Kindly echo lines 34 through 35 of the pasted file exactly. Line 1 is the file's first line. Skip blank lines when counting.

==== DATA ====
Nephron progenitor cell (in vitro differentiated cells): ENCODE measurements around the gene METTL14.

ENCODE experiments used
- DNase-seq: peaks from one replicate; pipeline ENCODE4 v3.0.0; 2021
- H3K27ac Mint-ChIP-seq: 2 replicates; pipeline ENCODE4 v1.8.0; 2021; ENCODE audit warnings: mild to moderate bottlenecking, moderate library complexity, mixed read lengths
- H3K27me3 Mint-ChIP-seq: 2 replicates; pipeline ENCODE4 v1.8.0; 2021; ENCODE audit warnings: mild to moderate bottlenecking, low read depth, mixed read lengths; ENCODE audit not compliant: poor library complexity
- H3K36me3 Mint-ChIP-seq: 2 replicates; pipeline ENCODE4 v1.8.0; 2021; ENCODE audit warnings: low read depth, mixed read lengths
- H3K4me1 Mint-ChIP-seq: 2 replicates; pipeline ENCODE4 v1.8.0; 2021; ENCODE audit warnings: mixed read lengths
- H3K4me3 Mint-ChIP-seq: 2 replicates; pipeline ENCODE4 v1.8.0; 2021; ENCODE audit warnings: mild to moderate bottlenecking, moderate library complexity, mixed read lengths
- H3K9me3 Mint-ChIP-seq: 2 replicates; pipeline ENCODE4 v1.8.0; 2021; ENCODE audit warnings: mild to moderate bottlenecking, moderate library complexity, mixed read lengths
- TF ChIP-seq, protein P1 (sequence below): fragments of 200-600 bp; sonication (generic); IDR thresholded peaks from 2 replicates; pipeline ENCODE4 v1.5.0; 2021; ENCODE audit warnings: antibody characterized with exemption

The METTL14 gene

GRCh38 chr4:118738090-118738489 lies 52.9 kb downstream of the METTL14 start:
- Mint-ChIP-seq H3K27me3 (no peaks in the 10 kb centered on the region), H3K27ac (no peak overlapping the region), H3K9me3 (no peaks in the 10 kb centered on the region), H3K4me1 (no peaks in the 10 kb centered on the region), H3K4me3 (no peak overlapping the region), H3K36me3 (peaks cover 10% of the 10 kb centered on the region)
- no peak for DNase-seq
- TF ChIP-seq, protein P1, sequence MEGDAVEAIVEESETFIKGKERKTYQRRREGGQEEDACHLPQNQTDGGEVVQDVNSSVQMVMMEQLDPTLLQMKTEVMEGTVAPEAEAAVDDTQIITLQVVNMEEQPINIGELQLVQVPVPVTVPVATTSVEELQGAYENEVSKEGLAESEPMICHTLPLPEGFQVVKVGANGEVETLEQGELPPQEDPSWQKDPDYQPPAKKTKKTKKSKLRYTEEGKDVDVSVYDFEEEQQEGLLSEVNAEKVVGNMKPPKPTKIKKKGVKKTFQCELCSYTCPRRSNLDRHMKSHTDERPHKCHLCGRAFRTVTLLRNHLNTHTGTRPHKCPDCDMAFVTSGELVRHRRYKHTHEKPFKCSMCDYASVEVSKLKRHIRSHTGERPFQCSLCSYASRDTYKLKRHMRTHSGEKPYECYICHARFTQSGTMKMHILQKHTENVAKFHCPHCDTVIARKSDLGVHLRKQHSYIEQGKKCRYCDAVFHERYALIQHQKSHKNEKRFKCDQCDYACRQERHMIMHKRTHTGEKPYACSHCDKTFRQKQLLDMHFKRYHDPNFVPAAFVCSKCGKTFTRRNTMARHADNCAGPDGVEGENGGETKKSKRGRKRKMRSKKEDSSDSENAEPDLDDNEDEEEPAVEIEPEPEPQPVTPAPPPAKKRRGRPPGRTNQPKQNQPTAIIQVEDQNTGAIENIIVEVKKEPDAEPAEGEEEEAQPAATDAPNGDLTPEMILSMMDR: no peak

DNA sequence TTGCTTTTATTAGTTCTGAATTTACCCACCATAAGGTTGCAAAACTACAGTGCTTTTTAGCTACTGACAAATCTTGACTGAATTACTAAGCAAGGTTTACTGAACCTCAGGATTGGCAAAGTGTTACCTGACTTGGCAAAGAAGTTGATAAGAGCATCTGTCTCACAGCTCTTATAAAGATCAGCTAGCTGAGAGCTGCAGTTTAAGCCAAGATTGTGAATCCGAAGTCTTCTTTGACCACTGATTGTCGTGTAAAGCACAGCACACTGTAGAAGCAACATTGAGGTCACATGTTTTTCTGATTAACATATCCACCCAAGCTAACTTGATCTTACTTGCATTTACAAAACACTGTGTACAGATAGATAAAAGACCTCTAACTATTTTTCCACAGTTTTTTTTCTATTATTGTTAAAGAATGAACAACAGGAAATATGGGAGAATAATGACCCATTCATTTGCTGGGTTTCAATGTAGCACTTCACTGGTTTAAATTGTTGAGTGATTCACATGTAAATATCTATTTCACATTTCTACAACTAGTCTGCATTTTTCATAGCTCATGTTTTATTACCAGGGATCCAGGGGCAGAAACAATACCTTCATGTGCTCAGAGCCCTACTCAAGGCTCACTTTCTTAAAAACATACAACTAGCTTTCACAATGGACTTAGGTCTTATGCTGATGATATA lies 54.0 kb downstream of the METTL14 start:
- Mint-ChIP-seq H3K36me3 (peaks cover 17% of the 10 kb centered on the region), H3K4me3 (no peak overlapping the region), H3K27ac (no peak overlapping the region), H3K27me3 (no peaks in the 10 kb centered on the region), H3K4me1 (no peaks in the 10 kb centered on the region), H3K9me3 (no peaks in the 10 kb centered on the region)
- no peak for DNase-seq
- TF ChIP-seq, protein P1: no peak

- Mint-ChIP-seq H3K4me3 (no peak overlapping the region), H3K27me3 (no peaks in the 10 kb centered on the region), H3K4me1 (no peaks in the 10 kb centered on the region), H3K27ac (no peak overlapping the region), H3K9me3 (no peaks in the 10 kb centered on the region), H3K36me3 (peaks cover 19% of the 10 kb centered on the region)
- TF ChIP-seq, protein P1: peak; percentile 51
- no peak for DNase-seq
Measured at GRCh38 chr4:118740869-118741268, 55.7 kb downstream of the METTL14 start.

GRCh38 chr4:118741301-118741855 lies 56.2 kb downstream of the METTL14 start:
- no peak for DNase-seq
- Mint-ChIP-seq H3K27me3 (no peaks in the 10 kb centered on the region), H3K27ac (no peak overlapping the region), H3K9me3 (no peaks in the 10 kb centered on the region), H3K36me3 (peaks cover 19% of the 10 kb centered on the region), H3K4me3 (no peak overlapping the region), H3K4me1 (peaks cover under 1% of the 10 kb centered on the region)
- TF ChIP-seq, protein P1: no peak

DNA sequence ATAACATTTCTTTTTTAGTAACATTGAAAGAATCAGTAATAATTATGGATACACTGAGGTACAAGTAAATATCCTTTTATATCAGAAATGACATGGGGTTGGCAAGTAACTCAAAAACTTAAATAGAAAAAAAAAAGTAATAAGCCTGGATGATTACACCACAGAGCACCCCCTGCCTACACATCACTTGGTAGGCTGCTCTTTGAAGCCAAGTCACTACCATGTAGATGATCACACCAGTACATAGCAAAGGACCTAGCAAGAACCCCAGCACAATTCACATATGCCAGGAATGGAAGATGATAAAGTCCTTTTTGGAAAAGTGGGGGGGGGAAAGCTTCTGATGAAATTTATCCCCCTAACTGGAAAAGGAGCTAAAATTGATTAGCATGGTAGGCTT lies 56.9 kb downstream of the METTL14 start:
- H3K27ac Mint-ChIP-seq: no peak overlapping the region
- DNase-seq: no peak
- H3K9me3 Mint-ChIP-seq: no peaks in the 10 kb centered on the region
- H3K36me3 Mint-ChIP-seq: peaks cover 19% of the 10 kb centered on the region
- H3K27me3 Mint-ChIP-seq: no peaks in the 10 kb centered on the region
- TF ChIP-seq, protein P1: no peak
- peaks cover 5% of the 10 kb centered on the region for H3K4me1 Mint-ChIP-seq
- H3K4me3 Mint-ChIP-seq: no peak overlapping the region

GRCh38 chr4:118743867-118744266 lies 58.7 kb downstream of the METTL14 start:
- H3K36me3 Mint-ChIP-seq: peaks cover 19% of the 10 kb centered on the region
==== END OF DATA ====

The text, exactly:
- TF ChIP-seq, protein P1: no peak
- peaks cover 5% of the 10 kb centered on the region for H3K4me1 Mint-ChIP-seq